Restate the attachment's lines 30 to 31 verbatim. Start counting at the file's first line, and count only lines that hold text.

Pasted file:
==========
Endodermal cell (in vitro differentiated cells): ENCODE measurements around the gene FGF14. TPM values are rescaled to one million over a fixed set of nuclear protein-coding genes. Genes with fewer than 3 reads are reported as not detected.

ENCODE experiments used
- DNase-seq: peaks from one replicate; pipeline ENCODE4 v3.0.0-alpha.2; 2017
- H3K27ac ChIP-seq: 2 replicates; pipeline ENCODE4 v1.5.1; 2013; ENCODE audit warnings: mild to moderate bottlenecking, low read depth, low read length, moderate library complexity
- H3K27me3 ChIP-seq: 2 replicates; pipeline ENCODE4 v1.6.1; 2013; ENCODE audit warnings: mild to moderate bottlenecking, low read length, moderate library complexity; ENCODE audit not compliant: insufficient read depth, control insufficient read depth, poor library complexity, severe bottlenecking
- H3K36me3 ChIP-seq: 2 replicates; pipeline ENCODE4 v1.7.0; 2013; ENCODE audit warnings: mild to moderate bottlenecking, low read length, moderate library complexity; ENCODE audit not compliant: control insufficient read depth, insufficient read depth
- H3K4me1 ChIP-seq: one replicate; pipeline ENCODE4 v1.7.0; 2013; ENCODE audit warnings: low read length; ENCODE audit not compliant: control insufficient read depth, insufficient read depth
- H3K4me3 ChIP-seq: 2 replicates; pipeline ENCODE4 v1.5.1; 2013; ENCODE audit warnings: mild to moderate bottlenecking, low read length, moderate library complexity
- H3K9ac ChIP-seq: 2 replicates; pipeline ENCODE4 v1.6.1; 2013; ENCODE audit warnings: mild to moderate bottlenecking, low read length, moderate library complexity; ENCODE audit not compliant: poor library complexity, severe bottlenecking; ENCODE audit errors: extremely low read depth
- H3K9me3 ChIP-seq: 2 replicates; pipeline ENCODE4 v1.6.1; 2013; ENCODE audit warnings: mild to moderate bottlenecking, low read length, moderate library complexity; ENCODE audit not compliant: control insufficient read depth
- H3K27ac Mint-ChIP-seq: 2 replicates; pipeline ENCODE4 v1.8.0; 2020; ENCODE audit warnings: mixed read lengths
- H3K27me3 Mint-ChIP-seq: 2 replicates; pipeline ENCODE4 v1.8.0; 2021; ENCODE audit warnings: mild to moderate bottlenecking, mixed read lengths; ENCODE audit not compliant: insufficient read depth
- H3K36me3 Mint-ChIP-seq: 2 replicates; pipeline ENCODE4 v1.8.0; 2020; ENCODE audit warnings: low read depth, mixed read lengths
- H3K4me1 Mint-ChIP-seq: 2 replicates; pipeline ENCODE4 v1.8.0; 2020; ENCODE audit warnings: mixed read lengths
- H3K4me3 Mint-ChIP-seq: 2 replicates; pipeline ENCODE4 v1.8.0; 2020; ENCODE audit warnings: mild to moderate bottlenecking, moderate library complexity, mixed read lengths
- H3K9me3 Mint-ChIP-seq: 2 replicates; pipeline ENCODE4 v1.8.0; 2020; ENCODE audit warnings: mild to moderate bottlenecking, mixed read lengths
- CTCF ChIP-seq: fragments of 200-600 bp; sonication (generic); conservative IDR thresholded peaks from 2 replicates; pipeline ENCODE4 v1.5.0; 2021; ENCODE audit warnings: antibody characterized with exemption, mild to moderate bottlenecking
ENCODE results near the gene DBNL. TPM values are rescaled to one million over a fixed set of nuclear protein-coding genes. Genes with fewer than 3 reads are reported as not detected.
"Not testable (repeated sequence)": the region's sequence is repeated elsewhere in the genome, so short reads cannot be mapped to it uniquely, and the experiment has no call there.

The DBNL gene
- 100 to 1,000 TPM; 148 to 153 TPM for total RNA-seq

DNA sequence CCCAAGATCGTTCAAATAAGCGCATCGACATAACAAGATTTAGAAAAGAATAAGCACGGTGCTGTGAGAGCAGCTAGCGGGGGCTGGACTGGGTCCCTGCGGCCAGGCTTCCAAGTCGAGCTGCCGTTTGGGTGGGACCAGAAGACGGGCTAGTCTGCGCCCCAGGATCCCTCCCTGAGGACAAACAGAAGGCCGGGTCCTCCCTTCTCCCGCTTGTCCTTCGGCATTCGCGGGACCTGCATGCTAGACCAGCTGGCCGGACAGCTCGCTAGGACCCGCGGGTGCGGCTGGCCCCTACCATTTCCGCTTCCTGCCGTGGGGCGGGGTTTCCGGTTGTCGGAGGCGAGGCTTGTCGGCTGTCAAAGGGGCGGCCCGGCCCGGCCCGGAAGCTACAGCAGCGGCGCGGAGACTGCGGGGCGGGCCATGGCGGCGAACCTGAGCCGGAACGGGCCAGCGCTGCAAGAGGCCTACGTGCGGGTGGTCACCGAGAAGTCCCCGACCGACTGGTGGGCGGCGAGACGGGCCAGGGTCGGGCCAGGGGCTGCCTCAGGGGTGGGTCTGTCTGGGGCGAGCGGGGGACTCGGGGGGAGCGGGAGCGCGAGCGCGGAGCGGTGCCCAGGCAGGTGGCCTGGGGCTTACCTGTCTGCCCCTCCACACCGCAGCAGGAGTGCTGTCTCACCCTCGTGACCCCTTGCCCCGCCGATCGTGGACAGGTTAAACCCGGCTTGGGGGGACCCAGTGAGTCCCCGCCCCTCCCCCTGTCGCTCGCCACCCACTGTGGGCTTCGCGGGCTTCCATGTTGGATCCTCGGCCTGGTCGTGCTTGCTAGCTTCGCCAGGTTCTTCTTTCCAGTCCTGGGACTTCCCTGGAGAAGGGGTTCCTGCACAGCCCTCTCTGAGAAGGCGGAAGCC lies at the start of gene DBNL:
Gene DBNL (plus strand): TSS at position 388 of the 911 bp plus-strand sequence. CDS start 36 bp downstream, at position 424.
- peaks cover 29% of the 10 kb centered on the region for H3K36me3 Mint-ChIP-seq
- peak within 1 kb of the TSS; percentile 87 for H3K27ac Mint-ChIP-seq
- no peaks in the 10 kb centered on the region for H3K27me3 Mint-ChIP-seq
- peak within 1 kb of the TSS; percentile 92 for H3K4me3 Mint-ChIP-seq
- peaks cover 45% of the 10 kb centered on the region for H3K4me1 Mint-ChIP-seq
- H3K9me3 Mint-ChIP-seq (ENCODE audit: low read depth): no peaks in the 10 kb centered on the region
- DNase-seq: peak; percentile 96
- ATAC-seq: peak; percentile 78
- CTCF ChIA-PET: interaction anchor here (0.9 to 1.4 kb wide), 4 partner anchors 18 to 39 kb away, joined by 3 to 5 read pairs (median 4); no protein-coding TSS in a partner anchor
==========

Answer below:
- DNase-seq: peak; percentile 96
- ATAC-seq: peak; percentile 78